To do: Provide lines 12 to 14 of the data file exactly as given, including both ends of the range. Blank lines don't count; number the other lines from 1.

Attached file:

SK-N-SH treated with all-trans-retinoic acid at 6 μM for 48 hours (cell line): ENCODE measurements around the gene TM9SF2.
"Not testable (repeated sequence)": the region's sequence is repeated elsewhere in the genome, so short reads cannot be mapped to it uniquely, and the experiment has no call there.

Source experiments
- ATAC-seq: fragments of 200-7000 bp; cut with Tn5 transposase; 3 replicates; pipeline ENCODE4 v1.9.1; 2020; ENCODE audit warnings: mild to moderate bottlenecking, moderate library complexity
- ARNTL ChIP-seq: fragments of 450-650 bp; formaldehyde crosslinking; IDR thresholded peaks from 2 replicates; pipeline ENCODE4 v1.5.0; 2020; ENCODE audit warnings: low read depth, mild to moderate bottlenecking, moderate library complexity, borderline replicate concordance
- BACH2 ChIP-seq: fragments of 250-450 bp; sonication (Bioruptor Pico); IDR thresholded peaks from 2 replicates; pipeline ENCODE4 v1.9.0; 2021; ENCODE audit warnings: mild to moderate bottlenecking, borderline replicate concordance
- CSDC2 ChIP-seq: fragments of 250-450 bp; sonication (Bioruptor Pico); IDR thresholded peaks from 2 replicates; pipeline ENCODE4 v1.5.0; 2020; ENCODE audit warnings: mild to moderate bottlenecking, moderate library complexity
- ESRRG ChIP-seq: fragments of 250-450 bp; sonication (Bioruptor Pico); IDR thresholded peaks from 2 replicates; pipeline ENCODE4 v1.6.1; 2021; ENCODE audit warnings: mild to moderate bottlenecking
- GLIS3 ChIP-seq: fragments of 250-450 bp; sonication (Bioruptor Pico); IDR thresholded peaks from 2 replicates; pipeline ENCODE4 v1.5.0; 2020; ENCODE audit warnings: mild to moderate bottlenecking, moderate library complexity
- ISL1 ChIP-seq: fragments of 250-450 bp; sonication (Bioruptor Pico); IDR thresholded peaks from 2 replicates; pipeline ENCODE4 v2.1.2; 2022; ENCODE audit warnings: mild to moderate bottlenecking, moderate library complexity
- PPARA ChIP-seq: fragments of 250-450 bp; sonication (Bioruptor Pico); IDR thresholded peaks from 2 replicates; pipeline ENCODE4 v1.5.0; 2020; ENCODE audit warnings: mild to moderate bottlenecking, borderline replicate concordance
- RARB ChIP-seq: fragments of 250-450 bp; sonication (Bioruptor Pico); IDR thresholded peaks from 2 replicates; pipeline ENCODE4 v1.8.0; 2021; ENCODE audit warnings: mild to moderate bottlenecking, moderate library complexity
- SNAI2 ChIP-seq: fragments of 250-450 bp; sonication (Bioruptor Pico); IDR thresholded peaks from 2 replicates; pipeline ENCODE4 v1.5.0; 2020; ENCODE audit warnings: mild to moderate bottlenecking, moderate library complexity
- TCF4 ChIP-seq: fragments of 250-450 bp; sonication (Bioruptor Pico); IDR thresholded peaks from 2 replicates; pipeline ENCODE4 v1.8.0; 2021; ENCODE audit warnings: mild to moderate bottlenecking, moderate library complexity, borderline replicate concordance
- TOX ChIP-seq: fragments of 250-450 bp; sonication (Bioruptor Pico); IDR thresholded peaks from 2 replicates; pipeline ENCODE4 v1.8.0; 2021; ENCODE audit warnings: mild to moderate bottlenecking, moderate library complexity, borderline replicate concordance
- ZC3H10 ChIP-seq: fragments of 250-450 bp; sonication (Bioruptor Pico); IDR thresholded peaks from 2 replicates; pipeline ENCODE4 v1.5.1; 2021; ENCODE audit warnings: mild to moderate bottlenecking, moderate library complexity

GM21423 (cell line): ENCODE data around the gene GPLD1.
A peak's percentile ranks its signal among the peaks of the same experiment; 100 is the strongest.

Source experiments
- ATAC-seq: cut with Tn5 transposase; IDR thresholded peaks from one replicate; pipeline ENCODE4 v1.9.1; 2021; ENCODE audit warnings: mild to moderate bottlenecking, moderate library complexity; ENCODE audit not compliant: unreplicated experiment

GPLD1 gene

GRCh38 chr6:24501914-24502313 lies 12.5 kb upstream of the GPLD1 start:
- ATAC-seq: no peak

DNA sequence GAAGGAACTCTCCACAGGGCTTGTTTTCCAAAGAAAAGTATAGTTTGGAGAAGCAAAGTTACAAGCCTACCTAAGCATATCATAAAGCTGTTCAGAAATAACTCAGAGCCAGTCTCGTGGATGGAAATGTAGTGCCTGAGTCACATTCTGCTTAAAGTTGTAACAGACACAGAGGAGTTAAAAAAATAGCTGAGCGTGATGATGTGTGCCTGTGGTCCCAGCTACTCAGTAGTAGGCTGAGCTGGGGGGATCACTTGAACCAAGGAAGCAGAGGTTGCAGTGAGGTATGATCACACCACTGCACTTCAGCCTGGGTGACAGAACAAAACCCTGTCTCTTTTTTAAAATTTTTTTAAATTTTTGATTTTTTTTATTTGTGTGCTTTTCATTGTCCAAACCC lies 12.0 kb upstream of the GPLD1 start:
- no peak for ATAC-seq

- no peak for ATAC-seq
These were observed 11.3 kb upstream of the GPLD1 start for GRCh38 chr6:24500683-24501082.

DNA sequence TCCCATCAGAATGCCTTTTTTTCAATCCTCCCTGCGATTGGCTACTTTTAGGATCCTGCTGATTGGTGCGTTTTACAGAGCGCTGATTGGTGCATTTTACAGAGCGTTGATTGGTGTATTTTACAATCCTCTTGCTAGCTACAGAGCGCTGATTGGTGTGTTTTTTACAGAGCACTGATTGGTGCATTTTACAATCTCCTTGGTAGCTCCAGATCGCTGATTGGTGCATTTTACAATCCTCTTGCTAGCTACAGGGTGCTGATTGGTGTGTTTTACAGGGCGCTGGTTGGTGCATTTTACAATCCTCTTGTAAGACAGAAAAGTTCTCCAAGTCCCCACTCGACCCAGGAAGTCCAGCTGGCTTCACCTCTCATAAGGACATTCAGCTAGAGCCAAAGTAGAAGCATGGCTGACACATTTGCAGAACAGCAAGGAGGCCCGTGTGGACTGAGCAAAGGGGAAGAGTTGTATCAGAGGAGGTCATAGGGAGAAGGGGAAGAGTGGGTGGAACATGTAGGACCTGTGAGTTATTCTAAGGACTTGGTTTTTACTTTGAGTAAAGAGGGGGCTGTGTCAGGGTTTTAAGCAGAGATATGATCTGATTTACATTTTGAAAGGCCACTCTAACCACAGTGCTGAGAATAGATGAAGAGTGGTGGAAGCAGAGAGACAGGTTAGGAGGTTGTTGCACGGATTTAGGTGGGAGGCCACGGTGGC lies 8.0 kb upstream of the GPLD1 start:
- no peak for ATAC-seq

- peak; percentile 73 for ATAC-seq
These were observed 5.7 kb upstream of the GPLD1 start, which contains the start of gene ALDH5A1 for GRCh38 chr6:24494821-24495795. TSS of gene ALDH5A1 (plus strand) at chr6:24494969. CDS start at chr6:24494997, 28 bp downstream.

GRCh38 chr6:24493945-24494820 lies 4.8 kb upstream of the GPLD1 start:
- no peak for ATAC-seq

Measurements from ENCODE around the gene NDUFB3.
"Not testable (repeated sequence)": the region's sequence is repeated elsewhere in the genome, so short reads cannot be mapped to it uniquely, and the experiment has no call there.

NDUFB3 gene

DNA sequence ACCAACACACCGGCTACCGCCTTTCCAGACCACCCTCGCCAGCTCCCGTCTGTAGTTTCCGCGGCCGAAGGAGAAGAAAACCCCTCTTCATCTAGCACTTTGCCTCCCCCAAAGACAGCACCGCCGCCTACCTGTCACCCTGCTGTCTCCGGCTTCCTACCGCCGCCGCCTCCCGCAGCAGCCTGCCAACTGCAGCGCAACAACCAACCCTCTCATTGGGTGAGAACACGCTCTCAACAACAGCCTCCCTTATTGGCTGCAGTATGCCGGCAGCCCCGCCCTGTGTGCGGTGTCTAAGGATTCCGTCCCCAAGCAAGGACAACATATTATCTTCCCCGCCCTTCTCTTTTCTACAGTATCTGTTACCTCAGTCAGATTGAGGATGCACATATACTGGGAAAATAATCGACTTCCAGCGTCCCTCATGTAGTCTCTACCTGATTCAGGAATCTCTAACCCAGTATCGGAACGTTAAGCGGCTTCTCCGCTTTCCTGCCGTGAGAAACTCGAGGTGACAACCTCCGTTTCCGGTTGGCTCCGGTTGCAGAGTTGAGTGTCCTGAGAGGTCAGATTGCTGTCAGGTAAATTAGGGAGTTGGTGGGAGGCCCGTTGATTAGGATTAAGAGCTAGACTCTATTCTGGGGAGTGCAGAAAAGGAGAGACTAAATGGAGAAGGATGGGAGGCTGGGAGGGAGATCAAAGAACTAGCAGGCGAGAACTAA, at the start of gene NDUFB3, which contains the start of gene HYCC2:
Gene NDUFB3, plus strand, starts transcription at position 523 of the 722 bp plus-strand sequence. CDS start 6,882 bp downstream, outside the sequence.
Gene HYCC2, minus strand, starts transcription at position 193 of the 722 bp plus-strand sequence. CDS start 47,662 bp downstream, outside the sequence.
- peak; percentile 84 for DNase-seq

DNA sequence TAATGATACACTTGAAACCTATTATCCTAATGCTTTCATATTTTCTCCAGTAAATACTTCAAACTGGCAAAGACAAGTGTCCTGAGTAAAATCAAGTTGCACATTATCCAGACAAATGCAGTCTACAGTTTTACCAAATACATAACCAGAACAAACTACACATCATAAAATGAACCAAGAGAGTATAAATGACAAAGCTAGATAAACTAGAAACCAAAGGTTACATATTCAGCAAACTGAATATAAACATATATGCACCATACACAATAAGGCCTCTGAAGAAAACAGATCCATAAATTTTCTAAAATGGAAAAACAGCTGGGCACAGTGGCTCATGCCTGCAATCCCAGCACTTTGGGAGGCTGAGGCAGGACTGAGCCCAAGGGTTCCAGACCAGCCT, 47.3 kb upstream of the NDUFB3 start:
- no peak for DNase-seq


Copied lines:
- RARB ChIP-seq: fragments of 250-450 bp; sonication (Bioruptor Pico); IDR thresholded peaks from 2 replicates; pipeline ENCODE4 v1.8.0; 2021; ENCODE audit warnings: mild to moderate bottlenecking, moderate library complexity
- SNAI2 ChIP-seq: fragments of 250-450 bp; sonication (Bioruptor Pico); IDR thresholded peaks from 2 replicates; pipeline ENCODE4 v1.5.0; 2020; ENCODE audit warnings: mild to moderate bottlenecking, moderate library complexity
- TCF4 ChIP-seq: fragments of 250-450 bp; sonication (Bioruptor Pico); IDR thresholded peaks from 2 replicates; pipeline ENCODE4 v1.8.0; 2021; ENCODE audit warnings: mild to moderate bottlenecking, moderate library complexity, borderline replicate concordance